Optogenetic Protein Therapy for Multiple Sclerosis
A collaborative RIA (Research and Innovation Action) project funded by the European Union Horizon 2020 Programme (H2020) under H2020-EU.2.1.3. – INDUSTRIAL LEADERSHIP – Leadership in enabling and industrial technologies – Advanced materials.
The aim is to develop and validate a new bio-electronic cell based implant device to be implanted subcutaneously providing controlled drug release during at least 6 months. The cell confinement within a chamber sealed by a porous membrane allows the device to be easily implanted or removed. At the same time, this membrane acts to prevent immune rejection and offers long-term safety in drug release while overcoming the adverse effects of current cellular therapies. Wireless powered optogenetics – light controlling the cellular response of genetically engineered cells – is used to control the production of IFN-β.
Replacing standard intravenous IFN-β delivery by subcutaneous delivery prevents short and long term side effects and efficiency-losses related to drug peaks and discontinuation, while saving non-adherence costs.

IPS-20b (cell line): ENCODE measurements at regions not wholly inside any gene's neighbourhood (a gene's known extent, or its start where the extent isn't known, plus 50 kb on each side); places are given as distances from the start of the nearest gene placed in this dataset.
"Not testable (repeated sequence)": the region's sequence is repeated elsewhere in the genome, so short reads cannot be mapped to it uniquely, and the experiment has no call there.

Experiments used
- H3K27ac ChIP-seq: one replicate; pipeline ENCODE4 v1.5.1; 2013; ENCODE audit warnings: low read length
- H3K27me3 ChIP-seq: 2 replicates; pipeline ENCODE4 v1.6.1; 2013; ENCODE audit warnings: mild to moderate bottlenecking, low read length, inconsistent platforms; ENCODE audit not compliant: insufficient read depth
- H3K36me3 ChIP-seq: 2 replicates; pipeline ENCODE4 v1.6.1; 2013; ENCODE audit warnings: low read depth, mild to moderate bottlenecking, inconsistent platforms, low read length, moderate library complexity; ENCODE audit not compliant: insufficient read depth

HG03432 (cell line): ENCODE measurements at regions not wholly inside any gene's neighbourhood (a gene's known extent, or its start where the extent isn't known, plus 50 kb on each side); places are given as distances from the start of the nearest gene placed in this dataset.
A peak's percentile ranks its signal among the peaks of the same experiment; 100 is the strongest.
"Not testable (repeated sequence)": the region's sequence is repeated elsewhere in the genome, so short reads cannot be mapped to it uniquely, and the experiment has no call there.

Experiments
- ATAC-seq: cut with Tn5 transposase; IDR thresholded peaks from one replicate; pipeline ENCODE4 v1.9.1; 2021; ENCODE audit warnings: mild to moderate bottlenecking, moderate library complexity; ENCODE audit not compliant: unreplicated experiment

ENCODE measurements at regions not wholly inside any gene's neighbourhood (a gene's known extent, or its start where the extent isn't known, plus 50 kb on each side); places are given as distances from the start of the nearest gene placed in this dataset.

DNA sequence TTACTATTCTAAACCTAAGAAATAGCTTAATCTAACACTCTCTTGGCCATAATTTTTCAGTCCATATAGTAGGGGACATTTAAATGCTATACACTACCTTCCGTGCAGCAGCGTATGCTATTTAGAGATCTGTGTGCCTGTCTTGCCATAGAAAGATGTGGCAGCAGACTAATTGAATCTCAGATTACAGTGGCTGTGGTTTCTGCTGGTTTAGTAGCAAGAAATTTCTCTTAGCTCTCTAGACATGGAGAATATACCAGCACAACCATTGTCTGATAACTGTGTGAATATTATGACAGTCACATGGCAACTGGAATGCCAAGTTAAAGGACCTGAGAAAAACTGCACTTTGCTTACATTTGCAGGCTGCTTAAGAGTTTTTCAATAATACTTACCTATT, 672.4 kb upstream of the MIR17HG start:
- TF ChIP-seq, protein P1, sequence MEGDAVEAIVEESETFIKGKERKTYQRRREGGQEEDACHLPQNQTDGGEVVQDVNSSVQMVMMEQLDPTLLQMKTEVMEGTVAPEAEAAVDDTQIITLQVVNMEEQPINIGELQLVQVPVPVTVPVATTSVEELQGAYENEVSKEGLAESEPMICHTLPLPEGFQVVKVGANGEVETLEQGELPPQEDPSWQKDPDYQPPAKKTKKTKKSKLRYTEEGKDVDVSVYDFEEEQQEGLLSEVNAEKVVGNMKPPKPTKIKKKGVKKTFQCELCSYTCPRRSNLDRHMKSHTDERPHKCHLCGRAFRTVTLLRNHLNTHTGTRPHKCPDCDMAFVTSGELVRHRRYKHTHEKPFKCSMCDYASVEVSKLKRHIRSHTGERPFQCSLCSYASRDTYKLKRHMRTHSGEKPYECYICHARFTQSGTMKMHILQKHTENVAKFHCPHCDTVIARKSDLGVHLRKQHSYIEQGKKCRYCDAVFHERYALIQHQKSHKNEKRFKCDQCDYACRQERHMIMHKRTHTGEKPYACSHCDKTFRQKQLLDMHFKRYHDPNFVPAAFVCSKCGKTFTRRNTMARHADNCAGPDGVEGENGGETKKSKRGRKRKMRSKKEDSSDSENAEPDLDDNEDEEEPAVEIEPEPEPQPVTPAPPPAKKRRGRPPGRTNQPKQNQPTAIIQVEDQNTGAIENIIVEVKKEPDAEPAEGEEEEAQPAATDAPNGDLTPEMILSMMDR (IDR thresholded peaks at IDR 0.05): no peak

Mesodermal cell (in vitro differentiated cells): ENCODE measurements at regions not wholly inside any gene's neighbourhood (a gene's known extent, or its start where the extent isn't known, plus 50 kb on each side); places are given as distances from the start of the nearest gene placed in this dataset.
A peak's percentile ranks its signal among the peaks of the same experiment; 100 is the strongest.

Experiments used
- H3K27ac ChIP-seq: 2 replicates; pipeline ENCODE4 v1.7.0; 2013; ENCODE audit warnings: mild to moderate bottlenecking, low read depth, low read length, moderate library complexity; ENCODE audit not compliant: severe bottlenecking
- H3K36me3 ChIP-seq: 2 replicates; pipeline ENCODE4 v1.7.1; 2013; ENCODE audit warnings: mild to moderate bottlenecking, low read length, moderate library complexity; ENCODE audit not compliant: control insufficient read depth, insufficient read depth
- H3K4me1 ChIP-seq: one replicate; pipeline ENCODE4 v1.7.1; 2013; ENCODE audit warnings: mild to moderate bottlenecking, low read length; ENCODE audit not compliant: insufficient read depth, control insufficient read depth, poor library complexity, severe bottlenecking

- Polymeric biomaterials with strong optical, biocompatibility and barrier requirements, to build the cell chamber and to encapsulate the optoelectronics.
- Optoelectronics miniaturization, autonomy and optical performance.
- Optimal cellular engineering design, enhanced by computer modelling, for stability and performance of the synthetic optogenetic gene pathway over long-term implantation.
- Micro moulding enabling optoelectronics and membrane embedding for safety and minimal invasiveness.
The innovation potential is so huge that a proof-of-concept was listed by Scientist Magazine as one of the 2014’s big advances in science.
In this top-class consortium, industrial pull meets technological push, ensuring that the preclinically validated prototype obtained at the end responds to market demands.